All is Calm, All is Bright


It is early morning on the day of Christmas Eve and all is quiet in the house … for the moment.


Very soon the air will be alive with voices and activity:

Gwamps,Gwamps! Let’s play, Gwamps!              Gwumma, what we gonna do next?

A contented baby’s chatter will sprinkle through the rooms. The kind of chatter only other babies understand, but we grown ups joyfully listen and respond to because this is the beginning of good communication. And really, it’s just plain fun chatting with a tiny one who thinks they know what they are saying.

The piano will resound throughout the house as Gwumma and Little Man play and sing their unique rendition of Jingle Bells, which consists of Gwumma singing and playing the notes while Little Man tinkles the higher keys, singing the same phrase over and over at the top of his lungs.

Gingerbread houses may or may not get decorated today.

Christmas goodies may or may not get baked today.

Some outdoor activity will surely be included because it’s snowing, and the marshmallow world is begging for new footprints and happy voices.


There will be some kind of sports blasting from the tv for those who don’t understand that Christmas means lovely Christmas music, and Christmas movies, and fragrant candles burning. This is the result of adding sons to the family, much to the Cowboy’s delight.

There will be good conversation snatched here and there among the busyness of little people.

There will be naps to smuggle, goodies to munch, and a new boyfriend to meet.

There will be a seafood feast for dinner, followed by a Christmas Eve service. Then time spent around the tree, the traditional gift of new pjs opened just before bed.


But most of all there will be togetherness. There will be living, laughing, and loving. It will not be forced. It will be achieved through the knowledge that, being scattered across three provinces, we rarely get to be all together in one place at the same time. So these moments will be cherished. Treasured up in our hearts, as Mary treasured up all that occurred around her on that very first Christmas Eve. And we are grateful. So very grateful.



If you would like to read a Christmas poem I wrote this year, you can find it here.




Of Mice and Me



They have their place and I have mine. And never the twain should meet.

In theory.

The truth is, over the years, mice and I have had a relationship of sorts. And not a happy one. This discord is all due to the mice, of course, and their insistence on invading my space.

The problems began when we moved with our young family to an old country home. I hadn’t had any experience with mice before that so it was distressing to have these visitors arrive in my home uninvited and expecting to stay! They acted like the place belonged to them. The nerve!


A particular barn cat liked to bring her mice to the front door and lay them out for us to ooh and ah over. Often, if we didn’t get there soon enough to praise her, we would just find the remains of what had become a good lunch. This was a slightly disturbing occurrence that I got used to. After all, those mice were outside, not invading my space, and … well … dead.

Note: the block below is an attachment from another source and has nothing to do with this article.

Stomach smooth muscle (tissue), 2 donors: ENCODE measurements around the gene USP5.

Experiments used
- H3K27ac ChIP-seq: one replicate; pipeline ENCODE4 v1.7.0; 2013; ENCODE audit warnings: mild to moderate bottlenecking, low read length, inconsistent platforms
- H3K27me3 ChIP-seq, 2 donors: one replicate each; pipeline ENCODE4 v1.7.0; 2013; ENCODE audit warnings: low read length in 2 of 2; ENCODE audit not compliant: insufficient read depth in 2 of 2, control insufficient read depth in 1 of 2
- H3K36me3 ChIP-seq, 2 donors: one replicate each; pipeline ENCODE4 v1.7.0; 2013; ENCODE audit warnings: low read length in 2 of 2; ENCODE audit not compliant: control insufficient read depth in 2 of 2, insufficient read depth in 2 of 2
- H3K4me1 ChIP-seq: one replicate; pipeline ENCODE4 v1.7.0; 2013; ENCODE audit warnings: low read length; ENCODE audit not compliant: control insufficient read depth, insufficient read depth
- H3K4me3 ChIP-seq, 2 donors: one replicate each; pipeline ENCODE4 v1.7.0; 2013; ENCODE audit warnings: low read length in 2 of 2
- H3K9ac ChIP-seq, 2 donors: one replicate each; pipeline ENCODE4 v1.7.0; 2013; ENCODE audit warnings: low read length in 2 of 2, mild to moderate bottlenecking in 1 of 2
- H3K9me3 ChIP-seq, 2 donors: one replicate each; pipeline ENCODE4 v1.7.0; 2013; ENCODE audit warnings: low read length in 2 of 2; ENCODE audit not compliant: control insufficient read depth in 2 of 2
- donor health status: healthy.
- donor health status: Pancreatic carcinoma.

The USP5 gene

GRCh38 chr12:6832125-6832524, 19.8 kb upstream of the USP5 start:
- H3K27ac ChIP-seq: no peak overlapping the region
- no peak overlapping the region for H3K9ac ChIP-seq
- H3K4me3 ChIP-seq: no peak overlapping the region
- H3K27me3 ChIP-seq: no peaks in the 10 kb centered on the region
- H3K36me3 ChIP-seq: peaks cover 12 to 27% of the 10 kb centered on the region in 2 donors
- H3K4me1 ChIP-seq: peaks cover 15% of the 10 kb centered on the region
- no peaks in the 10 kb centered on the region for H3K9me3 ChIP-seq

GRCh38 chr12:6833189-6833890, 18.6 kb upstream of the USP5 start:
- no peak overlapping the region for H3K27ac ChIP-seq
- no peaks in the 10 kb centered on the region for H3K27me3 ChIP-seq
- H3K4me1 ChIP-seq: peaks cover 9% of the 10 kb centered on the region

Of the many memorable mouse moments from that time in the country, the following one stands out:

It is night – almost my bedtime. As usual, the Cowboy is away from home for work so I am on my own.

Sweetie, Peaches and Babe have been put to bed and I am in the dimly lit kitchen doing last minute puttering before heading to my own bed. Out of the corner of my eye I see movement.

There, scurrying along the wall is a tiny fuzzy creature. I jump onto the nearest chair and scream into my hands (so as not to wake the sleeping children, of course).

Before I’m done screaming the critter has scooted into the old fashioned heating vent and disappeared.

I gather my wits and do the only thing I can think of doing.

I build a barricade – in the doorway between the kitchen and the rest of the house. (This was long before I knew mice could climb and jump. Yes. Yes they can.)


When the Cowboy comes home on the weekend, I am leaving for a conference. I tell him that by the time I arrive home at the end of the weekend I need every last mouse gone from the house, please.

Sure enough, they are. Not only are they all gone, every crack and cranny around the outside of the house has been filled with insulating foam sealant.


(That’s the thing about cowboys. They will do everything in their power to protect their women.)


Several years later we moved to the city. But, just like the children’s book says, there are city mice too. And they liked to visit the cupboard under my kitchen sink, and run around under the stove.

Babe’s cat liked to play with them.

The door to Babe’s room faces the basement stairs. One day as she came out of her room she saw a mouse fly through the air across the opening to the stairs down below. She screamed, “Mom!” and I came running.

Turns out, the cat was playing. Only he didn’t know the mouse wasn’t playing back. He was chasing the critter, tossing it into the air, waiting for it to land and start running away so he could chase it again.

By the time we got there, the little creature was exhausted and barely moving. The cat was visibly disappointed with his playmate, and quickly losing interest.

I grabbed a nearby bucket to trap the thing under before he got his second (or third or fourth) wind. But my timing was off, and I caught him half in and half out. There he lay, body under the bucket and head out, with the rim cutting across his throat, looking me dead in the eye (no pun intended).